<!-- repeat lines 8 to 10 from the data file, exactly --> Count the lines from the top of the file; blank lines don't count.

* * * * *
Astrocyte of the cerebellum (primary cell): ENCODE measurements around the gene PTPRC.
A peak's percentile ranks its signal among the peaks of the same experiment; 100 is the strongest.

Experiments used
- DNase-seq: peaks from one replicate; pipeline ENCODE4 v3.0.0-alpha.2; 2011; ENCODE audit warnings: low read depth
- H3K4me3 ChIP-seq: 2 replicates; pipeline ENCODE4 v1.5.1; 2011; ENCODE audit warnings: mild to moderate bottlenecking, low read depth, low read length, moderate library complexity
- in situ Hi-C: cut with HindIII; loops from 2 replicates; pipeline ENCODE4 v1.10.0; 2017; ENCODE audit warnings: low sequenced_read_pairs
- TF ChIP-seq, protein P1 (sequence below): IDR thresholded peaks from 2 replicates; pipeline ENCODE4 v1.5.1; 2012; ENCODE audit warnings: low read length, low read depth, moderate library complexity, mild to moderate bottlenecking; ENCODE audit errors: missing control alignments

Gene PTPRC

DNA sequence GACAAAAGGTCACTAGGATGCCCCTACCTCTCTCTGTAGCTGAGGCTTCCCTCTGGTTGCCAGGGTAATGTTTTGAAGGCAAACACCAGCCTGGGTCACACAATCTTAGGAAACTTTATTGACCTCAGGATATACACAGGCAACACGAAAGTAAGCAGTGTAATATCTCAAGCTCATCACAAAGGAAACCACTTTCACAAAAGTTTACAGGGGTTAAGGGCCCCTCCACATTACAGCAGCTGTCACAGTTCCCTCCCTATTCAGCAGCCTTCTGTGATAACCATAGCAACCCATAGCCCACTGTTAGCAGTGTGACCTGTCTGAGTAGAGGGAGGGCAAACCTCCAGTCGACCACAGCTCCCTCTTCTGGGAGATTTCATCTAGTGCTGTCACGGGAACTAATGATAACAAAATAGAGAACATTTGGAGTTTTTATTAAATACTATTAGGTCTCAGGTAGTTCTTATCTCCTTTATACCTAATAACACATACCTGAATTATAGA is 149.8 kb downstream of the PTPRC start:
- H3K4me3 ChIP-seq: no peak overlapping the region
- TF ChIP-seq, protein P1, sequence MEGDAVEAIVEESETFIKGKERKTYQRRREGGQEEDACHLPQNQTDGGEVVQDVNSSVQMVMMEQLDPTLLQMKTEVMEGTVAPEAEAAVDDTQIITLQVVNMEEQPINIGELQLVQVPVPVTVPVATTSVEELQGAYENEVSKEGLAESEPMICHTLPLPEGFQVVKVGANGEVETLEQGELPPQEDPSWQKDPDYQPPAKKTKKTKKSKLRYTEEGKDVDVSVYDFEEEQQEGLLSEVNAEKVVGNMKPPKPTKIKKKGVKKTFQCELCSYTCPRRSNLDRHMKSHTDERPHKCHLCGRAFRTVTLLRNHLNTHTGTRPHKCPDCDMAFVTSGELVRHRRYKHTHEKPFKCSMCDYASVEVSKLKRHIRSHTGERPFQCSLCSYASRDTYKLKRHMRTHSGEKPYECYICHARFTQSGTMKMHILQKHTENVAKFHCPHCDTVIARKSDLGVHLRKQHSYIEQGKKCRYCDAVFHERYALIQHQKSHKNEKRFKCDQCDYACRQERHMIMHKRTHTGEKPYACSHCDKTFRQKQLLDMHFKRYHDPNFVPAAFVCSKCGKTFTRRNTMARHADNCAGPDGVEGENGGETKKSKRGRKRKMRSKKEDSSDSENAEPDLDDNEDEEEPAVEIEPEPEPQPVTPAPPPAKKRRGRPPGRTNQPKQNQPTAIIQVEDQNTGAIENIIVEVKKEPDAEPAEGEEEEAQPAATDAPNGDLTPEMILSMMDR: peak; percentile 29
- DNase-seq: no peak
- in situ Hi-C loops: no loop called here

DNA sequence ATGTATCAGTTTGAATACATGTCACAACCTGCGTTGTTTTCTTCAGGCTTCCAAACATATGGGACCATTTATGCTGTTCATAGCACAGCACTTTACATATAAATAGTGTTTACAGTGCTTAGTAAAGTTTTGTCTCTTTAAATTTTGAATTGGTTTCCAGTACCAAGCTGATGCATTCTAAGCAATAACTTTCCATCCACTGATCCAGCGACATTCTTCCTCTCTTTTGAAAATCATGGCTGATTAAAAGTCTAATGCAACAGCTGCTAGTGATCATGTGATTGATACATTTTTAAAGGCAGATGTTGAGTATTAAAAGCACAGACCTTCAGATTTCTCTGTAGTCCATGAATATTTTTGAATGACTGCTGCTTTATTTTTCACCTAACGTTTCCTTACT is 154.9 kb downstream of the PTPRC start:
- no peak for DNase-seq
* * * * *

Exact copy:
Gene PTPRC

DNA sequence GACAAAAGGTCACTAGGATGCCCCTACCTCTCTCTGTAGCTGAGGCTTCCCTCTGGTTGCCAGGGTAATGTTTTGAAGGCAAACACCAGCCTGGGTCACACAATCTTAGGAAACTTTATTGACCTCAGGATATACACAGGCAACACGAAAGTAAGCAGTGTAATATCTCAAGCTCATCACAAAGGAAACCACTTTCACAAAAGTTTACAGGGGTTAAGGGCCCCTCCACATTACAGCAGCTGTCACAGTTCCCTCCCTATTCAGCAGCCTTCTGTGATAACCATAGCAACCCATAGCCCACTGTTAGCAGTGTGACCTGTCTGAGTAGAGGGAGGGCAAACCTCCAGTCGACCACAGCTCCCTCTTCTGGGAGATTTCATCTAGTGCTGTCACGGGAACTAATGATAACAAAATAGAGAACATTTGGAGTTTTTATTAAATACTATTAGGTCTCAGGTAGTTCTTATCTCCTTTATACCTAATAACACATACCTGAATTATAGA is 149.8 kb downstream of the PTPRC start:
- H3K4me3 ChIP-seq: no peak overlapping the region